Emory University professor Alan Abramowitz wrote an article for the Huffington Post Pollster more than two weeks before Election Day titled, "Is Gallup Heading for Another Big Miss?" Abramowitz pointed to Gallup's overstatement of support for the generic Republican congressional candidate in 2010, compared to the overall number of votes cast for Republican congressional candidates in that election, as the basis for his assertion that Gallup is "the biggest outlier among all of the national polls."
"They need to rethink what they're doing," Abramowitz said Friday.
While Abramowitz pointed in his piece to the demographic composition of the likely-voter sample as a cause of Gallup's outlier status, he told National Journal, "The results for registered voters were also off."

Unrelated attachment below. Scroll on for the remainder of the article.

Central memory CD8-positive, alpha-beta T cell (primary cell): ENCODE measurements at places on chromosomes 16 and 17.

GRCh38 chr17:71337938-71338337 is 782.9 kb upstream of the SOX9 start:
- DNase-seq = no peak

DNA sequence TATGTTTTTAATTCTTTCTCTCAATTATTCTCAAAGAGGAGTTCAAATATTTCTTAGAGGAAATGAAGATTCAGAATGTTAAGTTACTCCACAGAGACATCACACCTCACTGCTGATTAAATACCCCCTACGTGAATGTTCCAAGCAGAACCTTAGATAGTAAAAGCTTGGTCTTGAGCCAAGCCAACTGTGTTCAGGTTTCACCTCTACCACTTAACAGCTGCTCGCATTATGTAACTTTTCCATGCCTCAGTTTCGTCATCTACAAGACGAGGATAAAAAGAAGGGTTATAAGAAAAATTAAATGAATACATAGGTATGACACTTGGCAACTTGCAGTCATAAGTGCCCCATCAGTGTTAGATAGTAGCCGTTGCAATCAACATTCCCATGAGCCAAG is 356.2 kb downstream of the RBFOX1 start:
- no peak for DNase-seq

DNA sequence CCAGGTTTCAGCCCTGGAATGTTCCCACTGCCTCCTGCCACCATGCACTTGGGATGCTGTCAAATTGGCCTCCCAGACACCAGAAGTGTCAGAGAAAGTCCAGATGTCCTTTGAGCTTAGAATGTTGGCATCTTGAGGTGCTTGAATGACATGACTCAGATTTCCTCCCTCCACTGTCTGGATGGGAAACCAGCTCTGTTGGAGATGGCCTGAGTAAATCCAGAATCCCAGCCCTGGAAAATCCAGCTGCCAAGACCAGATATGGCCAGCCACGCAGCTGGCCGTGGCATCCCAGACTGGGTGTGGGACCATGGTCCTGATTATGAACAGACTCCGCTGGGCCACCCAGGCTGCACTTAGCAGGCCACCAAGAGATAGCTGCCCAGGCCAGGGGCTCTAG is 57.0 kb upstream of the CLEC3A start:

Abramowitz referenced a long, exhaustive article written earlier this year by Huffington Post Pollster founder Mark Blumenthal that suggested the way Gallup asked its respondents about their race was causing them to weight their surveys to a population with more whites and fewer nonwhites. And while some of Gallup's methodological tweaks this year led them to interview more nonwhites, for the overall sample, "for some reason that didn't affect what they were finding" for registered or likely voters, Abramowitz said.
In the blog post announcing Gallup's switch to a 50 percent cell-phone sample, Newport also described the process by which Gallup weights, or adjusts, its sample. It makes adjustments to ensure that the initial sample of adults is reflective of the overall population—adjustments that Blumenthal wrote may be flawed—but it does not adjust further to simulate what Mellman, the Democratic pollster, calls the "likely electorate."